Right now, typing this, I breathe with a wheeze. I’m able to get air into my lungs, but it’s hard to breathe deep without dissolving into a coughing fit.

What my father had was a disease of the lungs. What I have is a temporary inflammation of my airways. It’s not the same, I know. But right now I kind of feel like time has made a fool of me.

I know better. Perhaps the lesson needed to be learned again.

Professor Time comes with a reminder: Breathing is nothing to take for granted.

Photo by Maria Herrera and provided royalty free from stock.xchng.

Side Effects

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Hazy thoughts
Dizziness
Dancing to Sinatra ballads with orange and blue plaid elephants
Tiredness
Excess saliva
Weird thoughts
Paranoia
Visual sparkles
Suddenly fluency in dead languages (Sanskrit mostly)
Dreams of flying
Walking with a tilt
Thinking I’m walking with a tilt when really I’m upright and the world has tilted
Understanding Dostoevsky’s work
Spontaneous giggles
Itchies
Refuting Nietzsche, adamantly, while wearing clothing upside down and backwards
Crossed eyes
Hair dysfunction
Voices telling me to buy more spray cheese
Sore toe
Sudden infatuation with sprinkler heads
Driving in a zig zaggy manner
Attempts to capture the many bats flying around the office (but not in that “Fear and Loathing kind of way)
Craving limes
Ability to converse with refrigerator
Ability to burp in three part harmony
Thirsty

——-

These are but a few of the side effects experienced that were not printed on the back of the Robitussin Bottle. Maximum strength.

Buyer beware.***

***Yes, I managed to get sick again. That’s twice in two months. I’m mostly over it but can’t stop coughing. I’ve decided that Robitussin is evil and shouldn’t be sold over the counter.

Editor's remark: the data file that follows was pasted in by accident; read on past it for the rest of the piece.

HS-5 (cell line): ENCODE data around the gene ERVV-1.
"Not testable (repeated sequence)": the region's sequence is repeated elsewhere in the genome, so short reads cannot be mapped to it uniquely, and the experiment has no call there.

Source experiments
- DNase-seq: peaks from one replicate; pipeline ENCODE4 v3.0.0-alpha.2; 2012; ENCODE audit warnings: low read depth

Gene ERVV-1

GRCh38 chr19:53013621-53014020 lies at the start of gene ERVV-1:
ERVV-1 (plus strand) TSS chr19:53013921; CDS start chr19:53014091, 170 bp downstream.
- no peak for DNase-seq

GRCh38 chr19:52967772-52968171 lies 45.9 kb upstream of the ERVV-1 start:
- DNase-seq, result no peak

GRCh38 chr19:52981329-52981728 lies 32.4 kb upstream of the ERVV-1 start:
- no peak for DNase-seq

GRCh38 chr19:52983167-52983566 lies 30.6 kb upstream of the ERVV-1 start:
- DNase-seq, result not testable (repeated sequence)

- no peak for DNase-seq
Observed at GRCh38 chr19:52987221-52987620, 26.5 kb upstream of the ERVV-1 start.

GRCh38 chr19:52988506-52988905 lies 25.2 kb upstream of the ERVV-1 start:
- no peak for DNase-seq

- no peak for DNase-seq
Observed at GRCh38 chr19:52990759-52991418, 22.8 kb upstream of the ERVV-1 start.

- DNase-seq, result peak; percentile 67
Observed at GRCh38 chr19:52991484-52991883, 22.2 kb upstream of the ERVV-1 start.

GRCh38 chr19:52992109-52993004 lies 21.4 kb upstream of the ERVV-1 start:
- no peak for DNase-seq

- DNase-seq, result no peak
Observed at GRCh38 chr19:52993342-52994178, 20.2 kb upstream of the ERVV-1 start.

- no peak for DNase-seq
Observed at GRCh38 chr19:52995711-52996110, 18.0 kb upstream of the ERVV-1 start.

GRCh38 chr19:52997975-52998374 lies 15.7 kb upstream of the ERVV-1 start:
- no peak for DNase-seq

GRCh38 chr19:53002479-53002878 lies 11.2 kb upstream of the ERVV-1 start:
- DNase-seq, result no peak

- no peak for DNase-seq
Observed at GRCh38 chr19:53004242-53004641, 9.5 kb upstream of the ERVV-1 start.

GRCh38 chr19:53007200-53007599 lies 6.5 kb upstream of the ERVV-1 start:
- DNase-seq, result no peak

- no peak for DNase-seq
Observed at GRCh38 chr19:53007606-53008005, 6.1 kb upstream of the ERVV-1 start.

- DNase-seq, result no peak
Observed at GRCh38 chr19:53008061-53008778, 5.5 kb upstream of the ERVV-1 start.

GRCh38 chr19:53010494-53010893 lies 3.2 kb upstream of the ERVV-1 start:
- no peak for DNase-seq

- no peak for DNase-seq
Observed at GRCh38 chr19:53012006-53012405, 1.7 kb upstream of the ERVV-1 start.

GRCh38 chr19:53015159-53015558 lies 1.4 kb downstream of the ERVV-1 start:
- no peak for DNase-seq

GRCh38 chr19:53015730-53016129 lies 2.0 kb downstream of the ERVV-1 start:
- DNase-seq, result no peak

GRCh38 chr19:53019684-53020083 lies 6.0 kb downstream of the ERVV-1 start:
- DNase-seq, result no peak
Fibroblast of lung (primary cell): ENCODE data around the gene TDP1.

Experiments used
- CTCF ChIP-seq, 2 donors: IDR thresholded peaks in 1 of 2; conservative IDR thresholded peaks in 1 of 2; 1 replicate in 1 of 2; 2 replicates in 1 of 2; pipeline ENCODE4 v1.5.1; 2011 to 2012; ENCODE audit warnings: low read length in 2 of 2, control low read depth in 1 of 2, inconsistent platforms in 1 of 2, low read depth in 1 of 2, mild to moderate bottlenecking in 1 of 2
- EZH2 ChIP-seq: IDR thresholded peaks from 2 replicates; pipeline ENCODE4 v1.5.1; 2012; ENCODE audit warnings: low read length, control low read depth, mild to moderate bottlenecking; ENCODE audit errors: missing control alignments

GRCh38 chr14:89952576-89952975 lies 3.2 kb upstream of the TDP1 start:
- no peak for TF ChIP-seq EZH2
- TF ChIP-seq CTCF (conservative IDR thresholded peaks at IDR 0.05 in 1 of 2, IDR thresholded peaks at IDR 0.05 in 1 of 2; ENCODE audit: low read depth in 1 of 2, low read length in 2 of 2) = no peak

I have to stop riding the pink dragon. It’s altering my mind.

In a conversation with The Good Man, I ticked off the list of things to watch out for (as in, a bad reaction to the ‘Tussin). Aberrant behavior, moodiness, blackouts, etc. He replied, “How would I tell any of this apart from your everyday life?”

That is not a good sign.

Never Underestimate

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Here in my home, I have this cat that I managed to acquire by marriage, and is now part of my family. I’d had cats before so I knew what to expect going in.

But this cat is something different. Something special. Something about half a bubble off plumb.

Despite rightly being called a “special needs” cat, owing to suffering an especially high fever during her kittenhood, sometimes the wisdom of this not-always-so-smart pet just blows me away.

This cat has no patience for anyone. She wants to sit on your lap, but you’re not allowed to actually touch her. Give her a skritching and you’ll face the grip of her steely jaws.